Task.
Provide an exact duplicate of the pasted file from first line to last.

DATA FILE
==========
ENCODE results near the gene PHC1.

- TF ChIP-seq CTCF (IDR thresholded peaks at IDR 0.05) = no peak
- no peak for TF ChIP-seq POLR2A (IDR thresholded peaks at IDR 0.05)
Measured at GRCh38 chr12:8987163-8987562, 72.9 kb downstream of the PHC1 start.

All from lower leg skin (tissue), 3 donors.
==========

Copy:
ENCODE results near the gene PHC1.

- TF ChIP-seq CTCF (IDR thresholded peaks at IDR 0.05) = no peak
- no peak for TF ChIP-seq POLR2A (IDR thresholded peaks at IDR 0.05)
Measured at GRCh38 chr12:8987163-8987562, 72.9 kb downstream of the PHC1 start.

All from lower leg skin (tissue), 3 donors.